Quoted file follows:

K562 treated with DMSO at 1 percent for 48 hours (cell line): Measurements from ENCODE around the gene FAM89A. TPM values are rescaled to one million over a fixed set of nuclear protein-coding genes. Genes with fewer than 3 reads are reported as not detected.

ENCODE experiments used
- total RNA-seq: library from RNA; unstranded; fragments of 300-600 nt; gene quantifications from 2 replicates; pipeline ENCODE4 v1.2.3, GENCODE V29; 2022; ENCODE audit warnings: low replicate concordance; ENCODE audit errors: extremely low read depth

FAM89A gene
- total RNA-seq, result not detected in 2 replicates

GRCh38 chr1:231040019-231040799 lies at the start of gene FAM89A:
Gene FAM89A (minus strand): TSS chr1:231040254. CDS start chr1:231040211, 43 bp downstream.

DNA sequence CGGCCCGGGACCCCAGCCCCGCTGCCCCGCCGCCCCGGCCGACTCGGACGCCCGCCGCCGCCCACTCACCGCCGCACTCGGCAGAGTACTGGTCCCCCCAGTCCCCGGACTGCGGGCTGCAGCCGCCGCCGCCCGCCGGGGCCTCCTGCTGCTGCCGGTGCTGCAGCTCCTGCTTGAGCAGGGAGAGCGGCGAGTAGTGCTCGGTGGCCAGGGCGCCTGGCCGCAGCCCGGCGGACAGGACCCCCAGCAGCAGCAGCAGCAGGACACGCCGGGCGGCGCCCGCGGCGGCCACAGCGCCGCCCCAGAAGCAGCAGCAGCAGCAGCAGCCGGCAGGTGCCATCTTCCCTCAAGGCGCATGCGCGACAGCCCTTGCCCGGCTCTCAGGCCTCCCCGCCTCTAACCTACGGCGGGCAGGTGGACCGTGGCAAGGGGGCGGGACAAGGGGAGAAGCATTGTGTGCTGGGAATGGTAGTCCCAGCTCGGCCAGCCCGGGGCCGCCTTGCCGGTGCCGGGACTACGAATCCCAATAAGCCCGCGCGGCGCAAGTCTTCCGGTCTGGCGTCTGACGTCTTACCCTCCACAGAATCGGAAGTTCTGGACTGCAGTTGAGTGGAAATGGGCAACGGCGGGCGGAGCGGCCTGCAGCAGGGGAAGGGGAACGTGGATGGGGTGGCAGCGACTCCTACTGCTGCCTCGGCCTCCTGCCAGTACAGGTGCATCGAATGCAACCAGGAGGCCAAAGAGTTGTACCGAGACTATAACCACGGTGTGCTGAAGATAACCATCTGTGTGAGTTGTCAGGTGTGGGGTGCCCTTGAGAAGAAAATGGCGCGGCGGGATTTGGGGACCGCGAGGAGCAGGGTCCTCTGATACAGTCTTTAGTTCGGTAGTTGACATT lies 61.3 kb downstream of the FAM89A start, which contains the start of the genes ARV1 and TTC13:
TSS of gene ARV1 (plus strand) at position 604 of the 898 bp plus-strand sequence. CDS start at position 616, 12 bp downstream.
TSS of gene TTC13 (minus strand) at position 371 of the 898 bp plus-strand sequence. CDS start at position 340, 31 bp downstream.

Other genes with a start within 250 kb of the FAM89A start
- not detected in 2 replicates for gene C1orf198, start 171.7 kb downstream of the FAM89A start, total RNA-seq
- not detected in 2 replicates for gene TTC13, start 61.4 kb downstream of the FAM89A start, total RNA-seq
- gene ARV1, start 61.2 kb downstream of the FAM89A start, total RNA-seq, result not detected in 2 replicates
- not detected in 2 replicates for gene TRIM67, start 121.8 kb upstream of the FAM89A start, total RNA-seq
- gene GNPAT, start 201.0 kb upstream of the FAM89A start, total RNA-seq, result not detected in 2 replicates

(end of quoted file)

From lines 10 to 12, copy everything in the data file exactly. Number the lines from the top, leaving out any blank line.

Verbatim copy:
TSS of gene TTC13 (minus strand) at position 371 of the 898 bp plus-strand sequence. CDS start at position 340, 31 bp downstream.

Other genes with a start within 250 kb of the FAM89A start
- not detected in 2 replicates for gene C1orf198, start 171.7 kb downstream of the FAM89A start, total RNA-seq